“Further legislation on that subject at this time is not advisable.”
Over at Civil War Memory, Kevin highlights a resolution passed by the North Carolina Legislature on February 3, 1865, “against the arming of slaves by the Confederate government, in any emergency that can possibly arise.” The timing of this is significant; not only was the Confederate Congress in Richmond actively debating the subject, but Sherman had just begun his march northward through the Carolinas, crossing the Georgia border into South Carolina two days before. Even with increasingly gloomy reports from Virginia on one side, and Sherman’s army — now rested and resupplied after taking Savannah just before Christmas — starting a new campaign from their south, the North Carolina Legislature could not envision “any emergency that can possibly arise” that would justify the arming of slaves.
Although the question of enlisting slaves had popped up from time to time in the local press, it appears that the Texas Legislature never considered the issue in a meaningful way, or adopted a formal and definitive resolution as did North Carolina. Part of the problem was timing; the Texas Legislature was not in session during the last months of the war, when the question of arming slaves came to a head. The last Texas Confederate Lege, the 10th, met in regular session in November and December 1863, with special called sessions in May 1864 and again in October/November 1864. The closest they got to the question was a motion referred to committee for consideration, for a resolution to urge Texas’ representatives and senators in Richmond to expand Confederate national laws for increased impressment of slaves as labor. The committee declined, reporting back to the Speaker of the House that “in their opinion the impressment law of the Confederate States now in force makes sufficient provisions for the impressment of Negroes, and that further legislation on that subject at this time is not advisable.”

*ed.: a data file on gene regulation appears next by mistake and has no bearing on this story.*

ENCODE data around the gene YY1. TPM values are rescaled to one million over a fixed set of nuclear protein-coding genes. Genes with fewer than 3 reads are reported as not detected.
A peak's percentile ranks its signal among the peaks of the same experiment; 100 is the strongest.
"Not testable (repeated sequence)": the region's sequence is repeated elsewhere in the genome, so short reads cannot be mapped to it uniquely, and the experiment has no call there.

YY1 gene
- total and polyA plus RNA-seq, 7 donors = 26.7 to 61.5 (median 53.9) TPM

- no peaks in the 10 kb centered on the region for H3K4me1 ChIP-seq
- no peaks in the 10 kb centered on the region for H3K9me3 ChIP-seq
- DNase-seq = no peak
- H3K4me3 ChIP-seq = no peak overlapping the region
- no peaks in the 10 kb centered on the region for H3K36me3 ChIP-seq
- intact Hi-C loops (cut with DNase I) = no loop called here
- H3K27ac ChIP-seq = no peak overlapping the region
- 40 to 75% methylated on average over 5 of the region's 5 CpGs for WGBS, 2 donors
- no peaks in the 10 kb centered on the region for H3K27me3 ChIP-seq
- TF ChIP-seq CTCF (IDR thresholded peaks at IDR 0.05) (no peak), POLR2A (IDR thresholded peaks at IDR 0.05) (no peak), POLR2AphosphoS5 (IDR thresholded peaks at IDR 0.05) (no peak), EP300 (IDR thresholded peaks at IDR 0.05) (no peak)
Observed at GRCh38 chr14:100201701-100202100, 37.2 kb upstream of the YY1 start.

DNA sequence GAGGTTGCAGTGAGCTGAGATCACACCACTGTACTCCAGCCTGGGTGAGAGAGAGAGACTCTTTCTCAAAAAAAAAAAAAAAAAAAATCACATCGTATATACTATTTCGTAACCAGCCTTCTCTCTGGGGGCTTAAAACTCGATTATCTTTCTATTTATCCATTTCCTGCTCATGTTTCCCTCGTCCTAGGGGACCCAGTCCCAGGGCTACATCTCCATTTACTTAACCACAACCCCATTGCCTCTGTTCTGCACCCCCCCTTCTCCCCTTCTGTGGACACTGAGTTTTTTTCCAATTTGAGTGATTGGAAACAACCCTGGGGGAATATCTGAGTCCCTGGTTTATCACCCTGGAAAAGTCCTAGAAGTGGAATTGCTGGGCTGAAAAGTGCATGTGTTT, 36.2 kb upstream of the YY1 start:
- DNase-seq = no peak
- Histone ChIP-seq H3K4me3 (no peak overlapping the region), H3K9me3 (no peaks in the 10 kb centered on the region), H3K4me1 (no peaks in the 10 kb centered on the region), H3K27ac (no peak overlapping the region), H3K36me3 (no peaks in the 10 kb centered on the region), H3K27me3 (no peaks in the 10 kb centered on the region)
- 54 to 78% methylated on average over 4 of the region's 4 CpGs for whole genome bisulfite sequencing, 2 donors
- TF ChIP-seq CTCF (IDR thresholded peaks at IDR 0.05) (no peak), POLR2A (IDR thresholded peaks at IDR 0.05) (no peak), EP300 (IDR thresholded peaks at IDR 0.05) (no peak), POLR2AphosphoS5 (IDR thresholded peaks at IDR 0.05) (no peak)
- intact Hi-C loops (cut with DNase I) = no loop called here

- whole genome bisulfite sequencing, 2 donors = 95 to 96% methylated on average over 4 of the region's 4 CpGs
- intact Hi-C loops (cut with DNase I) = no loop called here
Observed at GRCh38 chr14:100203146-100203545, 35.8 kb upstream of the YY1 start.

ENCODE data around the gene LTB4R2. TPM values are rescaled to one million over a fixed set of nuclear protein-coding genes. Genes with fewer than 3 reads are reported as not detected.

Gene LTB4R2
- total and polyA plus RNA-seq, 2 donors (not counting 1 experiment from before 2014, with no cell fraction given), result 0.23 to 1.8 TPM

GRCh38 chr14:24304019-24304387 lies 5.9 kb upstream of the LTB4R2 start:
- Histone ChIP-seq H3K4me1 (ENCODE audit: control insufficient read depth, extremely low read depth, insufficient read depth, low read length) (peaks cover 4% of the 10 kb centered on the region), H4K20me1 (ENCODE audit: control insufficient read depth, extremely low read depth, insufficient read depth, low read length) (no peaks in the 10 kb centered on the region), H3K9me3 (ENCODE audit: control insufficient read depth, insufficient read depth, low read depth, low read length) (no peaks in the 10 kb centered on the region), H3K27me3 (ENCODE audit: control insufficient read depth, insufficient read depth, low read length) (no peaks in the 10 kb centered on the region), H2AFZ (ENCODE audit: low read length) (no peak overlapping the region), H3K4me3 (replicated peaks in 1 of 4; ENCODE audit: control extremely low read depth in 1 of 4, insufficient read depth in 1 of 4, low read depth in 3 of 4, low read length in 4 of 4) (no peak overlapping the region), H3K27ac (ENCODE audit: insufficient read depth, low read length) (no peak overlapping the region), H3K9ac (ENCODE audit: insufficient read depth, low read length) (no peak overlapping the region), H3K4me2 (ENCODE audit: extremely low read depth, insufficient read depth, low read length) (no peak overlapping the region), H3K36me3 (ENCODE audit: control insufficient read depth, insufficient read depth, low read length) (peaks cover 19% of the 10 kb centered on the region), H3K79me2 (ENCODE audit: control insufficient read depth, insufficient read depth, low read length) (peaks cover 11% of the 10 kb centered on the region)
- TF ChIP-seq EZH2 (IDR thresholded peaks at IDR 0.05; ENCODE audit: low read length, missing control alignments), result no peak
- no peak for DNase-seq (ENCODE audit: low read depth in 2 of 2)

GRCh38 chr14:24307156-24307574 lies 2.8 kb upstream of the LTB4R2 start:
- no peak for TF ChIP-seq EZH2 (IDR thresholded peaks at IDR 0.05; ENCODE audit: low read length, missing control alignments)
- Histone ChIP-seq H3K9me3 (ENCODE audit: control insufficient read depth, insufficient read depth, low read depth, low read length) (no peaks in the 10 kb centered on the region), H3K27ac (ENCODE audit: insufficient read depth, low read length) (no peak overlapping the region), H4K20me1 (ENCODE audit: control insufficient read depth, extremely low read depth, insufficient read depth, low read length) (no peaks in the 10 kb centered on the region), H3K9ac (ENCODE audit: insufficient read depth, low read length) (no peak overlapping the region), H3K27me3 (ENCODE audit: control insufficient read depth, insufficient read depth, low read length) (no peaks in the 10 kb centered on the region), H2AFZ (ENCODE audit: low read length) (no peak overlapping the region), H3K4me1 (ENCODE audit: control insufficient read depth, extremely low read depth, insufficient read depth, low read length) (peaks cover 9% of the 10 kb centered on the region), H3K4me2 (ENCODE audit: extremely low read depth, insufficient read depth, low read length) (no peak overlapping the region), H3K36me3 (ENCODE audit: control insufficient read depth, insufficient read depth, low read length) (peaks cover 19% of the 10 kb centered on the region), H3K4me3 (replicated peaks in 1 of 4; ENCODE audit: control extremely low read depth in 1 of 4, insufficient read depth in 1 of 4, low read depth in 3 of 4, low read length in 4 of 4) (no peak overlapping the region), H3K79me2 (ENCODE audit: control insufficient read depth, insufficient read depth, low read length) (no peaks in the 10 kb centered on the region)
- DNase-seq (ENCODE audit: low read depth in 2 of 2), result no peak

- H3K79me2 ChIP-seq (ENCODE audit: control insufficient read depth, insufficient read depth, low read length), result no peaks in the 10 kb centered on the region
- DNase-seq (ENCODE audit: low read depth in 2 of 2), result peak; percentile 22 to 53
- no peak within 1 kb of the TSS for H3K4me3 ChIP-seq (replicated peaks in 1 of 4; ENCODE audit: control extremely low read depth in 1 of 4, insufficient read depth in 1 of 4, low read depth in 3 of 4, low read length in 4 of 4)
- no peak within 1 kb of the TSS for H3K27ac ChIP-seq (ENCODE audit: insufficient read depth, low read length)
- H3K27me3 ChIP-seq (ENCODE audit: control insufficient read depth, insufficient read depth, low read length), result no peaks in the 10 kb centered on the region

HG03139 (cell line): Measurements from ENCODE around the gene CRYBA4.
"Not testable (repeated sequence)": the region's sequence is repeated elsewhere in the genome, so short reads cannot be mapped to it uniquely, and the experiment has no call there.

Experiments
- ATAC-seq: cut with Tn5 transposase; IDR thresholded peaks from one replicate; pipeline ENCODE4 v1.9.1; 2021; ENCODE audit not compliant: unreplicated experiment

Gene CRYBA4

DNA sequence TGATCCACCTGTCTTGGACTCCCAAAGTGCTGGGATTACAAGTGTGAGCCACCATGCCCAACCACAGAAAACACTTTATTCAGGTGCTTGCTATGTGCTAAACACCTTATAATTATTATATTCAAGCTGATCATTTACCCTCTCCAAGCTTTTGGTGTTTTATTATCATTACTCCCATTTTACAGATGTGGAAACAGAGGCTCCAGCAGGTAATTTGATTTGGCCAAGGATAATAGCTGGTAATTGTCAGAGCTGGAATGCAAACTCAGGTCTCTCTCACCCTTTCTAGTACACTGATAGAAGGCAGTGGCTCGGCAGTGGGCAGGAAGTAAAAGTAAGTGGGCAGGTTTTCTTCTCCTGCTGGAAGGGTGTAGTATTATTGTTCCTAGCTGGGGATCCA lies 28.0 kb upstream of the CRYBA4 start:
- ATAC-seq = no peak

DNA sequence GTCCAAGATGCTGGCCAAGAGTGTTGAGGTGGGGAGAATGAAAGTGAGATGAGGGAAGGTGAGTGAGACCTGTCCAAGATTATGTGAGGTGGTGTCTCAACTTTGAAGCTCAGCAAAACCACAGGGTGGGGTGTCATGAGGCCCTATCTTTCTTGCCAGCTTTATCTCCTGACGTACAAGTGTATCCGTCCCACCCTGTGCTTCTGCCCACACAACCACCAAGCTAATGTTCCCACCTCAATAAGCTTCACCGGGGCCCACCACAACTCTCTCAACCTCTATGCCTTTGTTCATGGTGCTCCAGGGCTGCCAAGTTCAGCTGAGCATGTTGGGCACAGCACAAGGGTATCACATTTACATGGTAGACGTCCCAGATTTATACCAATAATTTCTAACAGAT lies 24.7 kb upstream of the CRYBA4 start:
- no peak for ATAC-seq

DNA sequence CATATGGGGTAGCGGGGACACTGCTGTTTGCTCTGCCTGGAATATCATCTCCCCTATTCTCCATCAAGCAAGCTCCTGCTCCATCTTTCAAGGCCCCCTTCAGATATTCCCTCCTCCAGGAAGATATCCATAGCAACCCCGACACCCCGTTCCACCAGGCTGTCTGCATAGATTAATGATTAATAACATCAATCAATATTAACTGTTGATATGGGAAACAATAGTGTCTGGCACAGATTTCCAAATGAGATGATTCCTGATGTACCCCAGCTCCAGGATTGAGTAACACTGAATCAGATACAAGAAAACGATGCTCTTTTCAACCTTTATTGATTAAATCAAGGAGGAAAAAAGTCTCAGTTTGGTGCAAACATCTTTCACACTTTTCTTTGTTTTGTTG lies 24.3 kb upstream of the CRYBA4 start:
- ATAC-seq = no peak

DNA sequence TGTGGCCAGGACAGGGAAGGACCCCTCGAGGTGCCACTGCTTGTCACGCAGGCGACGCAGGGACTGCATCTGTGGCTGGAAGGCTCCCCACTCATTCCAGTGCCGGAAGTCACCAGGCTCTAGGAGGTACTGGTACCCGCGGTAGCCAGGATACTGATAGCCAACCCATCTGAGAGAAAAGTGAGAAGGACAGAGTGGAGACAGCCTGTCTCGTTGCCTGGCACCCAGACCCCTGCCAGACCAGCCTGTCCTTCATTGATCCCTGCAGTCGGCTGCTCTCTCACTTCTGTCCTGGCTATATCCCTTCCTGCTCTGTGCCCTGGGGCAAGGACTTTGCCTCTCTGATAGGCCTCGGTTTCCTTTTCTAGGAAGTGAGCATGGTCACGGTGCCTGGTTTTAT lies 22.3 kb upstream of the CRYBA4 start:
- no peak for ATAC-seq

Governor Pendelton Murrah (right) did, however, make a passing reference to slave labor in connection with eliminating the various exemptions from service that white men were claiming to remain in civilian jobs at home. In an address to both houses of the Lege at the beginning of the 10th Legislature, he argued (p. 21, 10.4MB PDF) that
The swarms of men engaged in profitable business on their own accounts, who are exempted from, or avoid military service upon one pretext or another — the thousands occupied in driving teams and cattle for the government and government contractors must be placed in their respective companies, and replaced with Negroes. The able-bodied soldiers and employees about the posts and towns must take the field and their places be supplied by the old, the very young, and the infirm.
It doesn’t appear that the prospect of enlisting slaves in Texas was ever a serious enough question to generate substantive discussion or debate in Austin. It was a proposition, it seems, not even worthy of formal consideration.
Image: Texas State Capitol, Austin, in the 1870s. Lawrence T. Jones III Texas Photographs, Southern Methodist University, Central University Libraries, DeGolyer Library.